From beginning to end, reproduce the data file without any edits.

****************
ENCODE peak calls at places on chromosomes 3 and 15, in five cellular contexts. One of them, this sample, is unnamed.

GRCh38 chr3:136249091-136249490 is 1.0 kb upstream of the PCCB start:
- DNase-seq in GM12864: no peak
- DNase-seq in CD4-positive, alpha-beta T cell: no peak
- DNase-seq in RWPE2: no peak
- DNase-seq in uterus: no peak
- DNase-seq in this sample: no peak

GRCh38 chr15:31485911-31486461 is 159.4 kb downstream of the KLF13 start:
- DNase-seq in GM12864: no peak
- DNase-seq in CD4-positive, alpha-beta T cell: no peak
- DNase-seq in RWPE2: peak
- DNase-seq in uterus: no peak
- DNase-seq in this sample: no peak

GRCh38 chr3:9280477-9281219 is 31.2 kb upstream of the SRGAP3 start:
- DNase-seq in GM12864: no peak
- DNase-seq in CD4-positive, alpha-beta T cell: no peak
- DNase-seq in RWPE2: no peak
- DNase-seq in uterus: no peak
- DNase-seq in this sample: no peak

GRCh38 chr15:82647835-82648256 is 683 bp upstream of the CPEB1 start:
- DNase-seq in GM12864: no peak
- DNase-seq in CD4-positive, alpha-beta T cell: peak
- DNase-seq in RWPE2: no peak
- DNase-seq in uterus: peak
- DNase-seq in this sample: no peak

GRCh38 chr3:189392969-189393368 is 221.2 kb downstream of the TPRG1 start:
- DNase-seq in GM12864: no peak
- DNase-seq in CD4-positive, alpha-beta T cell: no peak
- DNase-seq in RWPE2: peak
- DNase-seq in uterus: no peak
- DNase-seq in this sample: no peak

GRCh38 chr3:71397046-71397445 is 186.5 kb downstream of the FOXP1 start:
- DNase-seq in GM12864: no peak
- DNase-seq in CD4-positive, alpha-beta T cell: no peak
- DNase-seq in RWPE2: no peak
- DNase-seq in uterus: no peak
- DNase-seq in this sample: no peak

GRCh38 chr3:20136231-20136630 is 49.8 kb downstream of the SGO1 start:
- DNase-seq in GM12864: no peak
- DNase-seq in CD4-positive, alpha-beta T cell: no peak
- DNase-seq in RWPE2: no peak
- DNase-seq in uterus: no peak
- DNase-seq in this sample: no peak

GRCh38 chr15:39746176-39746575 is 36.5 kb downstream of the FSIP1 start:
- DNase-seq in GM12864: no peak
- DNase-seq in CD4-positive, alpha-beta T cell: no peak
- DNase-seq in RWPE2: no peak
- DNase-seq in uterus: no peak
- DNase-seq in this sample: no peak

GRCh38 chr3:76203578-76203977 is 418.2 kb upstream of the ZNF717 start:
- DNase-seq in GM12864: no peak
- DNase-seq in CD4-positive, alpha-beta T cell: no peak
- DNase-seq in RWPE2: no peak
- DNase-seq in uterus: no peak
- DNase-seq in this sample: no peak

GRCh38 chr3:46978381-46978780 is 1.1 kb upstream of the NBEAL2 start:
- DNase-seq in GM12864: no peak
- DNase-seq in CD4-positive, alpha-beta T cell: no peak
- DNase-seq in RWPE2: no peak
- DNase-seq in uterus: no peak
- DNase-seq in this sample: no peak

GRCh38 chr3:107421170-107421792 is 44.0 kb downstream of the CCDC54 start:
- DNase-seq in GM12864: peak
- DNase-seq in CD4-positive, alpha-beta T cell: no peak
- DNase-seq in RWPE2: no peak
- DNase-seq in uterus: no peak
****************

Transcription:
ENCODE peak calls at places on chromosomes 3 and 15, in five cellular contexts. One of them, this sample, is unnamed.

GRCh38 chr3:136249091-136249490 is 1.0 kb upstream of the PCCB start:
- DNase-seq in GM12864: no peak
- DNase-seq in CD4-positive, alpha-beta T cell: no peak
- DNase-seq in RWPE2: no peak
- DNase-seq in uterus: no peak
- DNase-seq in this sample: no peak

GRCh38 chr15:31485911-31486461 is 159.4 kb downstream of the KLF13 start:
- DNase-seq in GM12864: no peak
- DNase-seq in CD4-positive, alpha-beta T cell: no peak
- DNase-seq in RWPE2: peak
- DNase-seq in uterus: no peak
- DNase-seq in this sample: no peak

GRCh38 chr3:9280477-9281219 is 31.2 kb upstream of the SRGAP3 start:
- DNase-seq in GM12864: no peak
- DNase-seq in CD4-positive, alpha-beta T cell: no peak
- DNase-seq in RWPE2: no peak
- DNase-seq in uterus: no peak
- DNase-seq in this sample: no peak

GRCh38 chr15:82647835-82648256 is 683 bp upstream of the CPEB1 start:
- DNase-seq in GM12864: no peak
- DNase-seq in CD4-positive, alpha-beta T cell: peak
- DNase-seq in RWPE2: no peak
- DNase-seq in uterus: peak
- DNase-seq in this sample: no peak

GRCh38 chr3:189392969-189393368 is 221.2 kb downstream of the TPRG1 start:
- DNase-seq in GM12864: no peak
- DNase-seq in CD4-positive, alpha-beta T cell: no peak
- DNase-seq in RWPE2: peak
- DNase-seq in uterus: no peak
- DNase-seq in this sample: no peak

GRCh38 chr3:71397046-71397445 is 186.5 kb downstream of the FOXP1 start:
- DNase-seq in GM12864: no peak
- DNase-seq in CD4-positive, alpha-beta T cell: no peak
- DNase-seq in RWPE2: no peak
- DNase-seq in uterus: no peak
- DNase-seq in this sample: no peak

GRCh38 chr3:20136231-20136630 is 49.8 kb downstream of the SGO1 start:
- DNase-seq in GM12864: no peak
- DNase-seq in CD4-positive, alpha-beta T cell: no peak
- DNase-seq in RWPE2: no peak
- DNase-seq in uterus: no peak
- DNase-seq in this sample: no peak

GRCh38 chr15:39746176-39746575 is 36.5 kb downstream of the FSIP1 start:
- DNase-seq in GM12864: no peak
- DNase-seq in CD4-positive, alpha-beta T cell: no peak
- DNase-seq in RWPE2: no peak
- DNase-seq in uterus: no peak
- DNase-seq in this sample: no peak

GRCh38 chr3:76203578-76203977 is 418.2 kb upstream of the ZNF717 start:
- DNase-seq in GM12864: no peak
- DNase-seq in CD4-positive, alpha-beta T cell: no peak
- DNase-seq in RWPE2: no peak
- DNase-seq in uterus: no peak
- DNase-seq in this sample: no peak

GRCh38 chr3:46978381-46978780 is 1.1 kb upstream of the NBEAL2 start:
- DNase-seq in GM12864: no peak
- DNase-seq in CD4-positive, alpha-beta T cell: no peak
- DNase-seq in RWPE2: no peak
- DNase-seq in uterus: no peak
- DNase-seq in this sample: no peak

GRCh38 chr3:107421170-107421792 is 44.0 kb downstream of the CCDC54 start:
- DNase-seq in GM12864: peak
- DNase-seq in CD4-positive, alpha-beta T cell: no peak
- DNase-seq in RWPE2: no peak
- DNase-seq in uterus: no peak